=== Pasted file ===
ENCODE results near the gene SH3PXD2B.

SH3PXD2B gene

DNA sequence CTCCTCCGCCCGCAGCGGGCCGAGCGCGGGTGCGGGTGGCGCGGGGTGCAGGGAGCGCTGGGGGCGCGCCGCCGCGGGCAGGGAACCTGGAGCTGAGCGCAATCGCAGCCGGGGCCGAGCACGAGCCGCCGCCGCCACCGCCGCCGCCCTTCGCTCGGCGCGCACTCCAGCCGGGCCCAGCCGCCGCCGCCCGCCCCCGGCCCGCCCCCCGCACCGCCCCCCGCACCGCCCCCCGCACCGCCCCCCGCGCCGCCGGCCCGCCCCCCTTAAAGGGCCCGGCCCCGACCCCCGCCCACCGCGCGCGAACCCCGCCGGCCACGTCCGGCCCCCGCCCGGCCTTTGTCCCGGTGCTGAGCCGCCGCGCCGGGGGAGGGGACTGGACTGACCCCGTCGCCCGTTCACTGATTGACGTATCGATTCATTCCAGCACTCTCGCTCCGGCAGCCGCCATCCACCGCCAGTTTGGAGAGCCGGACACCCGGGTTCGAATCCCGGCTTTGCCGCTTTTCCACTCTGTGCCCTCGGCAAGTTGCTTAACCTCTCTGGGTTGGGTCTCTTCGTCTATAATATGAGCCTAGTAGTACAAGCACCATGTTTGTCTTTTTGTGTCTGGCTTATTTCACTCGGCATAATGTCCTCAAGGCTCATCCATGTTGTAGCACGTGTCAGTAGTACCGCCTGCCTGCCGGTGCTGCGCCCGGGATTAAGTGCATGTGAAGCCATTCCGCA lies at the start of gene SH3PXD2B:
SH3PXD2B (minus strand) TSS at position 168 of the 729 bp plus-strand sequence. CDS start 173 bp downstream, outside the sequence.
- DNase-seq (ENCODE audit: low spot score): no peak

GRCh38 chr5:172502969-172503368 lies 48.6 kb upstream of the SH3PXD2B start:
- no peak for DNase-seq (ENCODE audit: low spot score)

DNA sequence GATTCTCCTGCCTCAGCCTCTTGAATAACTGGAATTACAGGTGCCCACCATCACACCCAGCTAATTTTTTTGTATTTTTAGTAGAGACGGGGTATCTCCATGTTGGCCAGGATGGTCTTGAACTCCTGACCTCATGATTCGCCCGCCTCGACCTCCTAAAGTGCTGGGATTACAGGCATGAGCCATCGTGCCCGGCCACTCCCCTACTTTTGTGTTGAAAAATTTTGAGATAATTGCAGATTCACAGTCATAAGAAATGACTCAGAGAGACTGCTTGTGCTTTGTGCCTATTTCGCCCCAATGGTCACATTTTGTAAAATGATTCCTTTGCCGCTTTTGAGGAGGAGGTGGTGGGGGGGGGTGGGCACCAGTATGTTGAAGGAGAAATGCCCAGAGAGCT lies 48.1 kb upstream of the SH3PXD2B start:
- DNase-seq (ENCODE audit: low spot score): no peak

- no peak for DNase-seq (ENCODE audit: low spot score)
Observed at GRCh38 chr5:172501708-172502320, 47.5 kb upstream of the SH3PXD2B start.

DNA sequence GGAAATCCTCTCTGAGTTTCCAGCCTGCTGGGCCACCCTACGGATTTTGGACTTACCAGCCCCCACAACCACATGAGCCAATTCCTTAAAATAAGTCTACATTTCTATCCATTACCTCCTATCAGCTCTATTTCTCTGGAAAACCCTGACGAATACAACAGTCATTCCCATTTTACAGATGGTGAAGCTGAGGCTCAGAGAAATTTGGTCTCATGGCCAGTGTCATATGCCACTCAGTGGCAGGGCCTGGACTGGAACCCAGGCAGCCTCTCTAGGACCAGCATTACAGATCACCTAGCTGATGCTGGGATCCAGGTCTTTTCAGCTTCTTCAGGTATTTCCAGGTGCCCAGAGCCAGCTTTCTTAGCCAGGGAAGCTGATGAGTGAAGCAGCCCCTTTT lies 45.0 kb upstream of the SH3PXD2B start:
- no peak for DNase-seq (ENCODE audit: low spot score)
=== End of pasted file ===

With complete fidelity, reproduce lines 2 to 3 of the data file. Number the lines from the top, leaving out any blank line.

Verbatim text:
SH3PXD2B gene

DNA sequence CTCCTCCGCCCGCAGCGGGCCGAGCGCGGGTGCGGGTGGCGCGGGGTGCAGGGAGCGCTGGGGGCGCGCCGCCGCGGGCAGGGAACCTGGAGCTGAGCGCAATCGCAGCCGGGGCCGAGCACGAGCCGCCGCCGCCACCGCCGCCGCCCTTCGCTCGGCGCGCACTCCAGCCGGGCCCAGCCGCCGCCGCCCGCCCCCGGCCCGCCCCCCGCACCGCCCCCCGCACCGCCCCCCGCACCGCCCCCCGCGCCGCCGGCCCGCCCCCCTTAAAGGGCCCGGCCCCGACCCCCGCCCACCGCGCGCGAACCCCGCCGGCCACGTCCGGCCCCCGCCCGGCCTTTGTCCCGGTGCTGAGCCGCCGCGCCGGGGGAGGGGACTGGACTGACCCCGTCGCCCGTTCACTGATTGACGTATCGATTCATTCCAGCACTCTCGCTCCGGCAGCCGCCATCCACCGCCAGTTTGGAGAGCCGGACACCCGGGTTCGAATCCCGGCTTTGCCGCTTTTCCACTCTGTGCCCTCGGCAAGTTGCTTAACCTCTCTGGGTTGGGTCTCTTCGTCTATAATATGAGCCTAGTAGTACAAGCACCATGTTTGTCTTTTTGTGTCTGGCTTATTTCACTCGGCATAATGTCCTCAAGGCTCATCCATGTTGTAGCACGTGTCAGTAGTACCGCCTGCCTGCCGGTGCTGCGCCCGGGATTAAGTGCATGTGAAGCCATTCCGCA lies at the start of gene SH3PXD2B: